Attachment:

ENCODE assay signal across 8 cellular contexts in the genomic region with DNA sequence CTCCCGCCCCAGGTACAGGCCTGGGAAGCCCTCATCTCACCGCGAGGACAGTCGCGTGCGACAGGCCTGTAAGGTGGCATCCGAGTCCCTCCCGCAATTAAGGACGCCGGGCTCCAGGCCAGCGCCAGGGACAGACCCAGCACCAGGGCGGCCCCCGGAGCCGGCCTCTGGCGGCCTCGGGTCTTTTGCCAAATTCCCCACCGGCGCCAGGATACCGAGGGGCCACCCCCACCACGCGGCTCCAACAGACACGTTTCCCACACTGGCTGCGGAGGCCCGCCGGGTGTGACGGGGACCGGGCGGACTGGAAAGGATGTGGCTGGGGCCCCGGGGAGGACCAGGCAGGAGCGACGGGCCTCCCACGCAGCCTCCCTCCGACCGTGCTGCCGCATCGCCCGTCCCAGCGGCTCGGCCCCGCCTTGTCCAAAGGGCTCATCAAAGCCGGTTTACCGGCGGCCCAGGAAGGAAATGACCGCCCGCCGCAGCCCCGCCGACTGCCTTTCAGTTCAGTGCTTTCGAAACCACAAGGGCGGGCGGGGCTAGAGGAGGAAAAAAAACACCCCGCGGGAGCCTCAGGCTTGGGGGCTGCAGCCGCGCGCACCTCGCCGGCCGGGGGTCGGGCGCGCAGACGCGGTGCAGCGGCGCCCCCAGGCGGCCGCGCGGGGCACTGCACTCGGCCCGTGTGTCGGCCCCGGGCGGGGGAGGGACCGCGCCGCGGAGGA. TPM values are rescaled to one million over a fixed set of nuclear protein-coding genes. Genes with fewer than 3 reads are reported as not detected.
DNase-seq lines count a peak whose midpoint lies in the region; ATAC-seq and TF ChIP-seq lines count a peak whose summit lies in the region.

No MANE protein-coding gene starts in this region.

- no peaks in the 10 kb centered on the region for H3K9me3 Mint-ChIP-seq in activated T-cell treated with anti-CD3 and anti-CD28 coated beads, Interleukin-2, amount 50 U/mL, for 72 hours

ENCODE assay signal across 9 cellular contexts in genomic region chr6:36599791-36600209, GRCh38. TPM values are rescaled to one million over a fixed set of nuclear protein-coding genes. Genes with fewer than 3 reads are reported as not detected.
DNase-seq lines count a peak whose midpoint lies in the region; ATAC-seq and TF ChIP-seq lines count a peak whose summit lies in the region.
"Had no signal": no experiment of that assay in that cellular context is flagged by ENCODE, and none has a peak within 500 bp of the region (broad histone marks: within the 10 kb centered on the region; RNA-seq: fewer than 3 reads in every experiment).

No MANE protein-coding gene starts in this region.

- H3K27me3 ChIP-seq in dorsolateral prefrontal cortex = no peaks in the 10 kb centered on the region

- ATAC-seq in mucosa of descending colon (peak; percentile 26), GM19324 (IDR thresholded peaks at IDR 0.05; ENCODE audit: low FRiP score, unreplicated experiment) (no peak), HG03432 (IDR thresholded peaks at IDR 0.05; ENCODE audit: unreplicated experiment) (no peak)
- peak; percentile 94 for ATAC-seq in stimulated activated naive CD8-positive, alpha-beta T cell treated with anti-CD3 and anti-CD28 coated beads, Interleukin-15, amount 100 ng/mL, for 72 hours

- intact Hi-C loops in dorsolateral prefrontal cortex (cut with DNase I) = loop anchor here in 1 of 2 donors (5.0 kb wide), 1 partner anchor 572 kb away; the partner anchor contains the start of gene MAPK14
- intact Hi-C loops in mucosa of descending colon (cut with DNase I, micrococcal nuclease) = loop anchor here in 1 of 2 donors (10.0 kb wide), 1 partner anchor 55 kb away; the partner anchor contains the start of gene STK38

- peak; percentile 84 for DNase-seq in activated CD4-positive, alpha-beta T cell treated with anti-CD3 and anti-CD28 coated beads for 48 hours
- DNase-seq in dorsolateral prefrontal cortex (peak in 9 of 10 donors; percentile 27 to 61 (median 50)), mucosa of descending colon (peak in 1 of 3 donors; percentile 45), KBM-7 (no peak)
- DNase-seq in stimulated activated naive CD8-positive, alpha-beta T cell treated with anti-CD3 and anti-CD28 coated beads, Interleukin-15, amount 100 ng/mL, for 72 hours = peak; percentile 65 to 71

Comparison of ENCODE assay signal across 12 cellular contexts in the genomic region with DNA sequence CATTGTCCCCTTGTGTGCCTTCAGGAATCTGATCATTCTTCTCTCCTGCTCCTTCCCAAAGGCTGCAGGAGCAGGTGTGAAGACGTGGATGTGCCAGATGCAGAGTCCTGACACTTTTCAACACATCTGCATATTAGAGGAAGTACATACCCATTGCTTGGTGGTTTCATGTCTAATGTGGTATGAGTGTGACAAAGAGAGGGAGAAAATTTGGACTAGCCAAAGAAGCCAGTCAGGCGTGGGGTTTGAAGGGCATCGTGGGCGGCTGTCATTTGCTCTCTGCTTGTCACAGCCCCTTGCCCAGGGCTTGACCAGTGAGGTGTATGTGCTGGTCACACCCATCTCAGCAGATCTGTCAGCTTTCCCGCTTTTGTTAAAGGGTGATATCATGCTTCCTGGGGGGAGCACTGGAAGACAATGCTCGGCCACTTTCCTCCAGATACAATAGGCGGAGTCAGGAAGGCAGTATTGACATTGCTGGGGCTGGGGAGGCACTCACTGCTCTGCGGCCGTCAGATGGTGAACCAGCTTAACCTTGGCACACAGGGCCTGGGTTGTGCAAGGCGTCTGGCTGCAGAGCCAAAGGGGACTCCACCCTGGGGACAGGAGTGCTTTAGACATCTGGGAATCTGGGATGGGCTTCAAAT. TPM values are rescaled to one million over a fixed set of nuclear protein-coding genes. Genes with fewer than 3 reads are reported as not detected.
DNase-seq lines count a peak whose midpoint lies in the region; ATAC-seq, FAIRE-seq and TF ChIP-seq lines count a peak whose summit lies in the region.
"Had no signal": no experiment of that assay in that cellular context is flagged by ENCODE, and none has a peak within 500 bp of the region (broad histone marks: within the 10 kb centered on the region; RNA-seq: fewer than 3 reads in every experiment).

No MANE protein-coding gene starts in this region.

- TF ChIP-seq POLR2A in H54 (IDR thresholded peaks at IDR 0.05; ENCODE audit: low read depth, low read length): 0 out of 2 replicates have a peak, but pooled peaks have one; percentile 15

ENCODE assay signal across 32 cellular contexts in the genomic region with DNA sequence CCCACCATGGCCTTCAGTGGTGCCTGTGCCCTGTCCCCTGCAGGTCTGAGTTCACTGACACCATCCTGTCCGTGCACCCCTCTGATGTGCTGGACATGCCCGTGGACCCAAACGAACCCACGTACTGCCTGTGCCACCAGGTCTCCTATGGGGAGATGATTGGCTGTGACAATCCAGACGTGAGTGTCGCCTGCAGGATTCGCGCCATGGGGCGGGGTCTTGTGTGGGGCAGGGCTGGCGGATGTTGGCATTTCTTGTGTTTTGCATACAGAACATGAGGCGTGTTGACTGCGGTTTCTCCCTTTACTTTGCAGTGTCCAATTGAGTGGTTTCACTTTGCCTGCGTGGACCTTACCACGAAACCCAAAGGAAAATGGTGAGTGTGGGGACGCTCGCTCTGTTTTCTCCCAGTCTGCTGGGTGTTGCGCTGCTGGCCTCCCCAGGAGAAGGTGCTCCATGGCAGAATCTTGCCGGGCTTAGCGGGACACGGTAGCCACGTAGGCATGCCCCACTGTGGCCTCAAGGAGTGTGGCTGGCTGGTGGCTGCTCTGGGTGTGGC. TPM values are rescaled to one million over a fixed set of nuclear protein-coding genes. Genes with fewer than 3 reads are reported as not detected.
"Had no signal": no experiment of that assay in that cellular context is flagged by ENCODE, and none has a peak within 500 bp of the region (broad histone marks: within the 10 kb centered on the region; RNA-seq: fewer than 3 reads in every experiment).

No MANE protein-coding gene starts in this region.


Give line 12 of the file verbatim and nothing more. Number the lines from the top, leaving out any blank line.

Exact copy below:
- intact Hi-C loops in dorsolateral prefrontal cortex (cut with DNase I) = loop anchor here in 1 of 2 donors (5.0 kb wide), 1 partner anchor 572 kb away; the partner anchor contains the start of gene MAPK14